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The Great RecessionLessons for Central Bankers$
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Jacob Braude, Zvi Eckstein, Stanley Fischer, and Karnit Flug

Print publication date: 2013

Print ISBN-13: 9780262018340

Published to MIT Press Scholarship Online: January 2015

DOI: 10.7551/mitpress/9780262018340.001.0001

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Prolonged Dislocation and Financial Crises

Prolonged Dislocation and Financial Crises

(p.337) 12 Prolonged Dislocation and Financial Crises
The Great Recession

Frank Browne

Robert Kelly

The MIT Press

The optimal level of the capital stock occurs when the real interest rate equals the steady-state growth rate of the economy. Any factor that drives a wedge in this equality can cause prolonged economic dislocation and a misallocation of resources. The more prolonged the dislocation the greater the threat to financial stability. Economic dislocation drove misalignments in asset prices, but had particular effects on property markets in some of the peripheral countries that adopted the euro: Spain, Portugal, Ireland and Greece. The factor driving the wedge in these countries stemmed, firstly, from the dynamics that arose from the fact that these countries were coming from backgrounds of lower standards of living and price levels than those in the core of monetary union and, secondly, from the fact that the ECB's monetary policy bestowed low nominal interest rates on these peripheral countries. Hence real interest rates were very low relative to these countries’ high growth rates. The chapter's measure of economic dislocation can account for the financial-instability-induced output loss. There is a significant relationship between this measure and subsequent output loss both in the euro area and in a wider sample of 57 countries.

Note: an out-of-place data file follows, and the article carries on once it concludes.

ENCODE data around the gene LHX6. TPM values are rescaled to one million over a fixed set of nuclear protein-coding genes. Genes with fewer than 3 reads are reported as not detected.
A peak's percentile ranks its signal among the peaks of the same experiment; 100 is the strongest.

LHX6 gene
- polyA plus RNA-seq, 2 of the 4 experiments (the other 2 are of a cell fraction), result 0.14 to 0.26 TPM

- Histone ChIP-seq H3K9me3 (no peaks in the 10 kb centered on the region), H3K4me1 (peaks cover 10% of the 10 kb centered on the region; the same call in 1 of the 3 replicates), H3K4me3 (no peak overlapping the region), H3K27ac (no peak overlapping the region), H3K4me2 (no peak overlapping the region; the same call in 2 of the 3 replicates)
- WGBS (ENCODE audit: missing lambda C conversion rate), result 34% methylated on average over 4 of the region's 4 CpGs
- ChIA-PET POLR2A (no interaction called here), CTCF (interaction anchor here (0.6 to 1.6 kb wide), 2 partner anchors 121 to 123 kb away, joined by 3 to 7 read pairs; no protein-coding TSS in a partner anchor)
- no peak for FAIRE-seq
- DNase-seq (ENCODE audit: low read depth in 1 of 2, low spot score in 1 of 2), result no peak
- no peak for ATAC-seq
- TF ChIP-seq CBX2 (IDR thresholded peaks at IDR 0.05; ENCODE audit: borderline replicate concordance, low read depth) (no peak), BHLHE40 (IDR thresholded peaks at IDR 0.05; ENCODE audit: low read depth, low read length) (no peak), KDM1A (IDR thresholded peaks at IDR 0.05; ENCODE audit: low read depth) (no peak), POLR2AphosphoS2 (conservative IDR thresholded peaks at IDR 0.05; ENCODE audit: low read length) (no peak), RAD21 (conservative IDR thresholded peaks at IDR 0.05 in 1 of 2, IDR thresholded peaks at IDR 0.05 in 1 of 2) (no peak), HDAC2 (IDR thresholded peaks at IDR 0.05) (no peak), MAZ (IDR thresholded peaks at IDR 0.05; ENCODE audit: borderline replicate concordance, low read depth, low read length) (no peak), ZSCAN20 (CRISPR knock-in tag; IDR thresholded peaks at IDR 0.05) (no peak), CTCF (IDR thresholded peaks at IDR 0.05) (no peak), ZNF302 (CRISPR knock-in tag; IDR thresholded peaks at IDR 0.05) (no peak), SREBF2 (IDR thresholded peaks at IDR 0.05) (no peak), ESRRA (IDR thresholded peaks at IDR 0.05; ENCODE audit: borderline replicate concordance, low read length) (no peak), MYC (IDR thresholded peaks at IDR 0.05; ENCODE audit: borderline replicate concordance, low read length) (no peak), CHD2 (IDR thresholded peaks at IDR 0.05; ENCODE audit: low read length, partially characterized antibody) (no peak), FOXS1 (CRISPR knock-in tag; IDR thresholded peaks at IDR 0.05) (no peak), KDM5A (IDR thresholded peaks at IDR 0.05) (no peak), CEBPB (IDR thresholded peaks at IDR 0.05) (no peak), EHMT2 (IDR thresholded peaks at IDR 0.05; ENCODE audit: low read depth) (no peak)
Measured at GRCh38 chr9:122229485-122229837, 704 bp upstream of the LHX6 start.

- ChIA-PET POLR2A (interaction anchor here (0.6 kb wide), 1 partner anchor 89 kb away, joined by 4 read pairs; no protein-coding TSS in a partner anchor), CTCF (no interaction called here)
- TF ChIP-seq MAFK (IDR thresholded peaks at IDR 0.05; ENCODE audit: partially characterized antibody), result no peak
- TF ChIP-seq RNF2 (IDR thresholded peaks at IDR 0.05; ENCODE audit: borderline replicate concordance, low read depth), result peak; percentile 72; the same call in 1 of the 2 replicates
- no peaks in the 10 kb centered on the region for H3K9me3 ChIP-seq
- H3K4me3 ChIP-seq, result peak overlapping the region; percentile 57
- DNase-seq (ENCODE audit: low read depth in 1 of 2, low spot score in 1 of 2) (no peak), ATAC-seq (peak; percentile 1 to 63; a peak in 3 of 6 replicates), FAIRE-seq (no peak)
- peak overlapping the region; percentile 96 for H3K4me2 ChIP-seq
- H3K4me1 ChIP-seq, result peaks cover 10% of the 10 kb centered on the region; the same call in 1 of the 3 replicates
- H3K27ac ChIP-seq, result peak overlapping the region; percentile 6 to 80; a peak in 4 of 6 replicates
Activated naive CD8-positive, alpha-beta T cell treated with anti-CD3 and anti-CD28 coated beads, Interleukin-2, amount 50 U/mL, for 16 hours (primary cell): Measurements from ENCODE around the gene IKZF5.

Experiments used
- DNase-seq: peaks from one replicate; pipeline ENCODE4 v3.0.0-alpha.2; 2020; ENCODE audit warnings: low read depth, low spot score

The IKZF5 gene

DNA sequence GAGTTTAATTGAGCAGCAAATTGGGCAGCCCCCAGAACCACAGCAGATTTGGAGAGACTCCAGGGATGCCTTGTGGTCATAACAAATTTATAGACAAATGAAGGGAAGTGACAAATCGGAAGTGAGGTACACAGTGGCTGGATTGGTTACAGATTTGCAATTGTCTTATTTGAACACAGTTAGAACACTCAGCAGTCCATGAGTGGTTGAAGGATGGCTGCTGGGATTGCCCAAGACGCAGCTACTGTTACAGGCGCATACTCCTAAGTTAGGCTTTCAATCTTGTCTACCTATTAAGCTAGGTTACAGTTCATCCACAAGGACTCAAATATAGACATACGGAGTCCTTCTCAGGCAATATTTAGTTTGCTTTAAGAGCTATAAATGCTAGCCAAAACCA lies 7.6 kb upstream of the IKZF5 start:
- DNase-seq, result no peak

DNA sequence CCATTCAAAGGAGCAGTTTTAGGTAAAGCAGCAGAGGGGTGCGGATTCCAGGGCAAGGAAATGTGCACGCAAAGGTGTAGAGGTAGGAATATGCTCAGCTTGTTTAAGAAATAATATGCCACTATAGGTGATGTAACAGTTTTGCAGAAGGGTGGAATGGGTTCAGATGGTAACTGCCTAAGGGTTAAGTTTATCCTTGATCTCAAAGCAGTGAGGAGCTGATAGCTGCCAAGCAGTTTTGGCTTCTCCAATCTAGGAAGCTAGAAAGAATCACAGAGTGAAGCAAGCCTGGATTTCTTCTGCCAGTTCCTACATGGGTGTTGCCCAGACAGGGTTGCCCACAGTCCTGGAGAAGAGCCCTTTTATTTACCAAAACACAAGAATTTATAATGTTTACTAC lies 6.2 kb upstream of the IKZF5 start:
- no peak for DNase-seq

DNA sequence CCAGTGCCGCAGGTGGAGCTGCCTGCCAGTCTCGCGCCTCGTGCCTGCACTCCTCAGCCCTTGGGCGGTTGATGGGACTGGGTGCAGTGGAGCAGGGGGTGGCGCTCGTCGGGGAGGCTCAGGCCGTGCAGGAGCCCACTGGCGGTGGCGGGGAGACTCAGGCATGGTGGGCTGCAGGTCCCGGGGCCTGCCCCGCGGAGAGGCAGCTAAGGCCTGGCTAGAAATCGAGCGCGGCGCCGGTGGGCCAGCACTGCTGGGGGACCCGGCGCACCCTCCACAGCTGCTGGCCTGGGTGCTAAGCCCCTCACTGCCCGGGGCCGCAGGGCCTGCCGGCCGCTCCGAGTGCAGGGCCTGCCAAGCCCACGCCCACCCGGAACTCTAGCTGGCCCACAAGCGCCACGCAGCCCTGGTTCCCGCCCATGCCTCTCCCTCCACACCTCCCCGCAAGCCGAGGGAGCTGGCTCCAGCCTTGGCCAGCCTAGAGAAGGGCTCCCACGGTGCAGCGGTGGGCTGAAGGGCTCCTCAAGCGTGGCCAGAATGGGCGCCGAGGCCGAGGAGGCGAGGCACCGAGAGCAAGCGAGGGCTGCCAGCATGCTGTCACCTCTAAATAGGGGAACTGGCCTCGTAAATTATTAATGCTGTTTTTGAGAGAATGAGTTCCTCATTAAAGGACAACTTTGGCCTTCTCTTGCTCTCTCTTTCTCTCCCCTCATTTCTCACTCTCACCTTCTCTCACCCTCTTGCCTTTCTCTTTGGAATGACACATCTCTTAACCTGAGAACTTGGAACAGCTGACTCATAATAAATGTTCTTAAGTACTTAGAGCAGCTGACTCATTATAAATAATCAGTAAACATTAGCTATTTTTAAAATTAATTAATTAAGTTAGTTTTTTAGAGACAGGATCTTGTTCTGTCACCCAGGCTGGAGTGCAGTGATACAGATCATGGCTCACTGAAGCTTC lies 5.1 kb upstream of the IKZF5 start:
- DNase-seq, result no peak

Keywords:   Monetary union, Convergence to core, Prolonged distortion, Resource misallocation, Financial instability

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